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Friday, February 13, 2009

The Economic Response:The Fallacy of it All

Whether it's TARP, the auto bailout, the plan to help distressed homeowners, and much of the stimulus, the government's response to the economic crisis has been to help all those that failed, took excessive risks, or acted irresponsible and/or incompetently. On the one hand, this is natural. Those that didn't do any of these things need no help. On the other hand, rewarding failure is a recipe for disaster.

So, what is TARP? It's a program to prop up banks that took on risks that have now blown up on them. Far be it for me to normally agree with Arianna Huffington, but on this point I have to agree.

What needs to be done is hard but straightforward. As Martin Wolf of the Financial Times sums it up: "Admit reality, restructure banks and, above all, slay zombie institutions at once."This tough love for bankers is being promoted by everyone from Nouriel Roubini, Paul Krugman, and Ann Pettifor to Niall Ferguson, the Wall Street Journal, and Milton Friedman's old partner, Anna Schwartz, the co-author of his seminal work, A Monetary History of the United States, 1867-1960. "They should not be recapitalizing firms that should be shut down," says Schwartz. "Firms that made wrong decisions should fail."

The plan laid out -- or, more accurately, sketched out -- this week by Tim Geithner makes it very clear that he is on the wrong side of the issue, more worried about the banking industry than the American people. Like Hank Paulson before him, Geithner appears more concerned about saving particular banks than saving the banking system. No real shocker there. As Henry Blodget points out on HuffPost, it's hard to be surprised that Geithner is sticking with the Paulson plan "inasmuch as he was
likely the one who created it."

In fact, while Geithner's plan was sketchy at best, one thing he did lay out was a stress test. This so called "stress test" will determine if a bank qualifies for financial assistance. In other words, a bank's balance sheet needs be jacked up enough in order to qualify. If you are bank that was dutiful in lending and investment then you don't qualify. This is a recipe to reward failure and that's a recipe for disaster.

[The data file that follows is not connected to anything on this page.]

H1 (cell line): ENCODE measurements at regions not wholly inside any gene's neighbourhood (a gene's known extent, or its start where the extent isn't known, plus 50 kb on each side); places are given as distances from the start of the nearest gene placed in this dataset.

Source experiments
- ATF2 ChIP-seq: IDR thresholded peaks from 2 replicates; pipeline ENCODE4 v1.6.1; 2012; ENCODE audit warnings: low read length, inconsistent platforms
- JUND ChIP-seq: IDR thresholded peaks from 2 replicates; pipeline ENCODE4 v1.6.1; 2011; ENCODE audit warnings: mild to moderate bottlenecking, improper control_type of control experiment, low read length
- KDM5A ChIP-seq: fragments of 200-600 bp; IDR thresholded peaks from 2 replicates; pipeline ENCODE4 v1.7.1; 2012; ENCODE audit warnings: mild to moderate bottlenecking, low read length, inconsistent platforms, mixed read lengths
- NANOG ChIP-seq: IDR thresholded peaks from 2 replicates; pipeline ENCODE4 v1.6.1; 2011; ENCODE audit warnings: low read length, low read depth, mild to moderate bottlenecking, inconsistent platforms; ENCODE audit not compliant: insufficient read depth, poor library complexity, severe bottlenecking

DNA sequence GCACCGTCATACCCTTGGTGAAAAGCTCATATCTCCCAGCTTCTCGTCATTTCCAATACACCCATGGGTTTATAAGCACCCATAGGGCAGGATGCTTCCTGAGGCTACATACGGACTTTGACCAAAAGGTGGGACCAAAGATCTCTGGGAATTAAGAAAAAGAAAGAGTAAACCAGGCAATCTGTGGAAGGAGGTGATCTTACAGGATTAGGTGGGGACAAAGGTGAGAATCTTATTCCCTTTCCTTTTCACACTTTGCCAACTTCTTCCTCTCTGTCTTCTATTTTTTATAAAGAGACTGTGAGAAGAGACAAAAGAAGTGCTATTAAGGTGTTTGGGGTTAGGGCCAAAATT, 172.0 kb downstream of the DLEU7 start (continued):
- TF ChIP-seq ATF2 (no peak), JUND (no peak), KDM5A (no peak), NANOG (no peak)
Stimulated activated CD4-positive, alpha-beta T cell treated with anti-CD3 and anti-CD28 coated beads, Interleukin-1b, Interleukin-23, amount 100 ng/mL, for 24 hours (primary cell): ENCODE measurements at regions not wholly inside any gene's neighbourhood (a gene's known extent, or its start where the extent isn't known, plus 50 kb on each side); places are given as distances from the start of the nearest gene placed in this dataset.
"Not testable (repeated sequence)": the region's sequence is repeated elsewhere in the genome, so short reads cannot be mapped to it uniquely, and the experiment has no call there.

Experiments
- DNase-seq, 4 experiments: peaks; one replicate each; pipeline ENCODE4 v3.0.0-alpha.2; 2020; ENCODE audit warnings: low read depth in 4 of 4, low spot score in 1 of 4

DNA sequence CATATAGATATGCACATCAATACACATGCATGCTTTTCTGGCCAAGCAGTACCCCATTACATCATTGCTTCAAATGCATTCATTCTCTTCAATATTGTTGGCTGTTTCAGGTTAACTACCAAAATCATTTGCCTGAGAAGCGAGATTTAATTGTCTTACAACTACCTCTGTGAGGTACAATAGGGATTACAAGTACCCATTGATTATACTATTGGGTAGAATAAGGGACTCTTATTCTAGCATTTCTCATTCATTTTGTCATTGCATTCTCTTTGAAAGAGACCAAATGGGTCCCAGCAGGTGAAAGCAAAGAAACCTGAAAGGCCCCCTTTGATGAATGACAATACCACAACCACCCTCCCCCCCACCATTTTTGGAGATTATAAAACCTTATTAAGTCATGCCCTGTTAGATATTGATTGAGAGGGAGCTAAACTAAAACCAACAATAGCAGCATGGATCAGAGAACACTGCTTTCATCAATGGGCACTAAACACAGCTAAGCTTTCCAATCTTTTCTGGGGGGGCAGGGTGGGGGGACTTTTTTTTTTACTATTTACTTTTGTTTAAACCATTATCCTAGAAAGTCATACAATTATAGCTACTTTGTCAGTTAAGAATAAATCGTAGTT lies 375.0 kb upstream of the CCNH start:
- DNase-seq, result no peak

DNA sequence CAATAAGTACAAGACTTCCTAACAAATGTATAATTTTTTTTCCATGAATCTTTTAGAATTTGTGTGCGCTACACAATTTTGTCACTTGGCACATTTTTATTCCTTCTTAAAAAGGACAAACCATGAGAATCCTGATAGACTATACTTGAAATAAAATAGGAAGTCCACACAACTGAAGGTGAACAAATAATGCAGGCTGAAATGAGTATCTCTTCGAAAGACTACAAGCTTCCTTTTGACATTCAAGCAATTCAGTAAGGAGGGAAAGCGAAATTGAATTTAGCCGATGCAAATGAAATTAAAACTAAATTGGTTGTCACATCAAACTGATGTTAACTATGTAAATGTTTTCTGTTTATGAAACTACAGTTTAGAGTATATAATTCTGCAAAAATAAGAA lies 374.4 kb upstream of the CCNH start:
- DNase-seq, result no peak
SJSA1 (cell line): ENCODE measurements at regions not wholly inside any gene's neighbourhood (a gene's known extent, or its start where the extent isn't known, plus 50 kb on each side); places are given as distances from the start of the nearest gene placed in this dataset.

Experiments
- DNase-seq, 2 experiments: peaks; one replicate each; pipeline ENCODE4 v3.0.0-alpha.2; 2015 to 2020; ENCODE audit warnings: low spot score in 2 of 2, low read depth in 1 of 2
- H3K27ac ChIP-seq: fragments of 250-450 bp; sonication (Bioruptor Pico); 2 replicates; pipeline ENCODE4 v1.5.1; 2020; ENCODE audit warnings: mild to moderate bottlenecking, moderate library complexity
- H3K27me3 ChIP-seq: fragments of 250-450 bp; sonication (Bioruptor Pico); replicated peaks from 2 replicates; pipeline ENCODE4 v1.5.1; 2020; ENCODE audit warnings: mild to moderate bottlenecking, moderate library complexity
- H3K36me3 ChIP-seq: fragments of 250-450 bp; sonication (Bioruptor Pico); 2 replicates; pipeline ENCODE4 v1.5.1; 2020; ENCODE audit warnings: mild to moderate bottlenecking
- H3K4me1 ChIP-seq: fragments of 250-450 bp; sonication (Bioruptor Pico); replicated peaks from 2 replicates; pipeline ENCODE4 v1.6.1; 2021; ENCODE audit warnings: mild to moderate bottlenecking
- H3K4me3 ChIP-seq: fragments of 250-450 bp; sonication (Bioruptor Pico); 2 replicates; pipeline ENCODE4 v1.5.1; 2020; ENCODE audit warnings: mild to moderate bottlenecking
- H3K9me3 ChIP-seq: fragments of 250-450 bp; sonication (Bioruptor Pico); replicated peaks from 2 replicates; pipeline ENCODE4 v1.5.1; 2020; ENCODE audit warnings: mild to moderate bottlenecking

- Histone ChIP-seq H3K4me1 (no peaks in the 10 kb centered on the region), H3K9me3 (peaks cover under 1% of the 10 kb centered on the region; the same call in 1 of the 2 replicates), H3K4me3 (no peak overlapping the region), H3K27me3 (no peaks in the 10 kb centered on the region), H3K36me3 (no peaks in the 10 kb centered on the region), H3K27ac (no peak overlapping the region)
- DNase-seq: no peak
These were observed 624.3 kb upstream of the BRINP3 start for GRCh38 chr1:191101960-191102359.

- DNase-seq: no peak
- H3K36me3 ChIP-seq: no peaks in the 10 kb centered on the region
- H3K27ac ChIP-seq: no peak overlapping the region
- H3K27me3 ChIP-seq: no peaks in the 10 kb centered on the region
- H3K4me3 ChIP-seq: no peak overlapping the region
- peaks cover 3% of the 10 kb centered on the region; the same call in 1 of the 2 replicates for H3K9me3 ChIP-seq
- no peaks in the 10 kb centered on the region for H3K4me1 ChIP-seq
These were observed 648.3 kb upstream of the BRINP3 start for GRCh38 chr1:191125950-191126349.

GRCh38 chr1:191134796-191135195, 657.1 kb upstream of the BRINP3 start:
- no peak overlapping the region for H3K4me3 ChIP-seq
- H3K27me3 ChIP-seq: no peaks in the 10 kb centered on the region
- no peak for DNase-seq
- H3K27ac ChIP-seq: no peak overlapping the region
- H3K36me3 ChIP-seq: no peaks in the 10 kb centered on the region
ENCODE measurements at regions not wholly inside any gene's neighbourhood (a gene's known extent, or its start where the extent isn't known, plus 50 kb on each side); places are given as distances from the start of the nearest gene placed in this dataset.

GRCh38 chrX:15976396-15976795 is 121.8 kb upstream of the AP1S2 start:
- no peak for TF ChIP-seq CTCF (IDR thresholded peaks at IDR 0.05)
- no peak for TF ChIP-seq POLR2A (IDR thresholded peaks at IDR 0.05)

Then, there is Obama's plan to save struggling homeowners.

Several major banks are expanding their efforts to halt home foreclosures while the Obama administration develops its plan to help struggling homeowners.

The White House said President Barack Obama will outline his much-anticipated plan to spend at least $50 billion to prevent foreclosures on Wednesday in a speech in Arizona.

"It's not intended to be measured by one day's market scorekeeping, but instead to ensure that the 10,000 Americans each day that have their homes foreclosed on, and the millions more that are barely getting by, are protected," White House press secretary Robert Gibbs said Friday without providing other details.

In this plan struggling homeowners will get a subsidy and a brand new loan. Not only will their rates go down but sometimes so will the balances on the loans. So, what will you get if you are on time and you have a handle on your finances? Nothing, that's what.

Don't forget the auto bailout. The automakers, for years, ran poor businesses, and so what happened? They were rewarded with government assistance. What does a well run business like Wal Mart get? Nothing, that's what.

Look at the stimulus. It will increase funding to such programs as unemployment insurance, Medicaid, food stamps, etc. All of these are programs that reward failure. They prop up those that can't help themselves. While that may in fact be compassionate, it is also a recipe for disaster. Then, there is about $50 billion to help struggling states. How did these states become struggling? They overspent that's how. So, here is the federal government stepping in to bail them out.

All of this is a zero sum game. If failure is being rewarded it is at the expense of success. All of this bailout has to be paid out somehow. If you aren't a recipient, then you are one of the ones paying. As such, while the failure gets financial assistance, that same failure is being propped up by those that were and are successful.